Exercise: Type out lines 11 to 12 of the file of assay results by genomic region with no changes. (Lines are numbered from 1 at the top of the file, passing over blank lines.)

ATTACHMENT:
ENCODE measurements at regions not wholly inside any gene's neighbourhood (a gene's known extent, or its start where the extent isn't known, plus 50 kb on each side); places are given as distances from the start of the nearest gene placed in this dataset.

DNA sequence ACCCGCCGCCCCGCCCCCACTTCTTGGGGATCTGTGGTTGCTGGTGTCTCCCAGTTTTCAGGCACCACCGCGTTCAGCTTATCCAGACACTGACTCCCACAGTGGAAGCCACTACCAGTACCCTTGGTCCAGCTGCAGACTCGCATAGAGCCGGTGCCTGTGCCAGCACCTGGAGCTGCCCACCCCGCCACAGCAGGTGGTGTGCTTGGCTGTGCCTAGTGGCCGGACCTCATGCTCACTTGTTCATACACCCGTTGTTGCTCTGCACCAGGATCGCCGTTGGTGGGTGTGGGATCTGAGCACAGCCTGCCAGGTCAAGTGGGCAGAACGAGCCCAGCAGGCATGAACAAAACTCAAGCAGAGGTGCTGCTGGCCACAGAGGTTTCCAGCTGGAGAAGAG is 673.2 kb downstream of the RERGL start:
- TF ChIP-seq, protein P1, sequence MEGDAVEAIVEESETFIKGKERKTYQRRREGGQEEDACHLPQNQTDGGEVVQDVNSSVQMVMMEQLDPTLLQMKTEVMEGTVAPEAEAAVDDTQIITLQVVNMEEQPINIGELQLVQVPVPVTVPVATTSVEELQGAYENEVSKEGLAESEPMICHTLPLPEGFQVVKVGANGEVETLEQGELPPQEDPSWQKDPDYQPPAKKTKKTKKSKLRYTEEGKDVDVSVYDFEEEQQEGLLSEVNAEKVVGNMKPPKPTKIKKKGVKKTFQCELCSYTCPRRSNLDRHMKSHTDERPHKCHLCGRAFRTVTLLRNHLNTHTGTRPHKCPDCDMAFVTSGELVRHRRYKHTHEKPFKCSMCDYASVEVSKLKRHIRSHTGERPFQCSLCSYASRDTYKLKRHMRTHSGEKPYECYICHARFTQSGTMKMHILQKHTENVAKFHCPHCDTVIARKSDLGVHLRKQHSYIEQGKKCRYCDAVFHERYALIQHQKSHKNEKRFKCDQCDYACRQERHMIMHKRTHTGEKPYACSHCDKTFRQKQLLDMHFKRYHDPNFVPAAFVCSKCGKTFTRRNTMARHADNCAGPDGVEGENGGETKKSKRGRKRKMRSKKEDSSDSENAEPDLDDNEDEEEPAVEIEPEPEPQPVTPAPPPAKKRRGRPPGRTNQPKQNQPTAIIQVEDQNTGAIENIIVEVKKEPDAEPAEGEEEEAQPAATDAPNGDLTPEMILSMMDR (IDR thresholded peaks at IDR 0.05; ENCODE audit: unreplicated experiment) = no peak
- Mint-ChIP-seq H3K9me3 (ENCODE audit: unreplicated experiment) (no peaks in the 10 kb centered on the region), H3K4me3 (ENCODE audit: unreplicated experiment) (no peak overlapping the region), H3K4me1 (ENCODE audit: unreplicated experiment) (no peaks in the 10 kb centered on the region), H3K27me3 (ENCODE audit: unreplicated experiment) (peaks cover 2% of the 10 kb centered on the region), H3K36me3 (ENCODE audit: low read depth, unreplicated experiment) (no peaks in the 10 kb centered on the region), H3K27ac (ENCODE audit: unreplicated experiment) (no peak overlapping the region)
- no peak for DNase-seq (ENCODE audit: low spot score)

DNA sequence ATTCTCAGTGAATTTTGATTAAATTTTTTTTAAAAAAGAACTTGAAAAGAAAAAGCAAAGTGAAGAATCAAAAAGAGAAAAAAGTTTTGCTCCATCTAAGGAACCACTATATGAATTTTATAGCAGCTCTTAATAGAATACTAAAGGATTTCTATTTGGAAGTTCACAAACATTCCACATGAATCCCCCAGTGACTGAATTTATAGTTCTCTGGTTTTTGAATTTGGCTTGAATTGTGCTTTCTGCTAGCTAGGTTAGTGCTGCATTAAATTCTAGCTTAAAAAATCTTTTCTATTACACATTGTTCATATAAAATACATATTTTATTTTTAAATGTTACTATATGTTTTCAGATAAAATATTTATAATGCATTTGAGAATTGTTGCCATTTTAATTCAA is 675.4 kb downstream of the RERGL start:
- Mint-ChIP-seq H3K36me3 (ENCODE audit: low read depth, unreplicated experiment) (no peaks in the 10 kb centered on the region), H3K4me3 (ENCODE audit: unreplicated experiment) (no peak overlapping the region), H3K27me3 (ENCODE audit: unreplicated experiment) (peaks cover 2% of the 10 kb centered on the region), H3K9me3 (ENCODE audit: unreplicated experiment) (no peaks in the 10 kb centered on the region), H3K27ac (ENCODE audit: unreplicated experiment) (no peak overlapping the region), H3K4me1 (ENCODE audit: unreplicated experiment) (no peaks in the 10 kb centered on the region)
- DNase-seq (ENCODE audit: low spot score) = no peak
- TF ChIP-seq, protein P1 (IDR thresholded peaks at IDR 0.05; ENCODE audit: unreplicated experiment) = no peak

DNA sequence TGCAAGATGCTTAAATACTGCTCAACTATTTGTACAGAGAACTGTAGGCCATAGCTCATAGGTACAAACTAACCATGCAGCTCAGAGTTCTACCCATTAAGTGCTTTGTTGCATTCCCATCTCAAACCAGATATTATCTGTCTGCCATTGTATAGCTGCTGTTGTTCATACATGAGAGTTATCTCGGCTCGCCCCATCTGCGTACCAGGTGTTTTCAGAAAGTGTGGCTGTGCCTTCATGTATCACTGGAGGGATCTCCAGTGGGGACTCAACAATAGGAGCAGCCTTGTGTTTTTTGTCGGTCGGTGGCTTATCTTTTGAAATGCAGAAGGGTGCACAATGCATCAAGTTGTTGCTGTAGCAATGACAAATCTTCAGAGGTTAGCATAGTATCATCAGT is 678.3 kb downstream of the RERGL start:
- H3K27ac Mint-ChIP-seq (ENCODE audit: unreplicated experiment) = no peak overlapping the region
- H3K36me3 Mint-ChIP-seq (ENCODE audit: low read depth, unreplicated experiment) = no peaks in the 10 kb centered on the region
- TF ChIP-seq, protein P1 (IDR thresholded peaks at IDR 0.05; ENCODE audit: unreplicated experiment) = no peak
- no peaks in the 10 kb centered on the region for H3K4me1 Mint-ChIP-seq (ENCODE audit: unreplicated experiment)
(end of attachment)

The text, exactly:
- H3K27ac Mint-ChIP-seq (ENCODE audit: unreplicated experiment) = no peak overlapping the region
- H3K36me3 Mint-ChIP-seq (ENCODE audit: low read depth, unreplicated experiment) = no peaks in the 10 kb centered on the region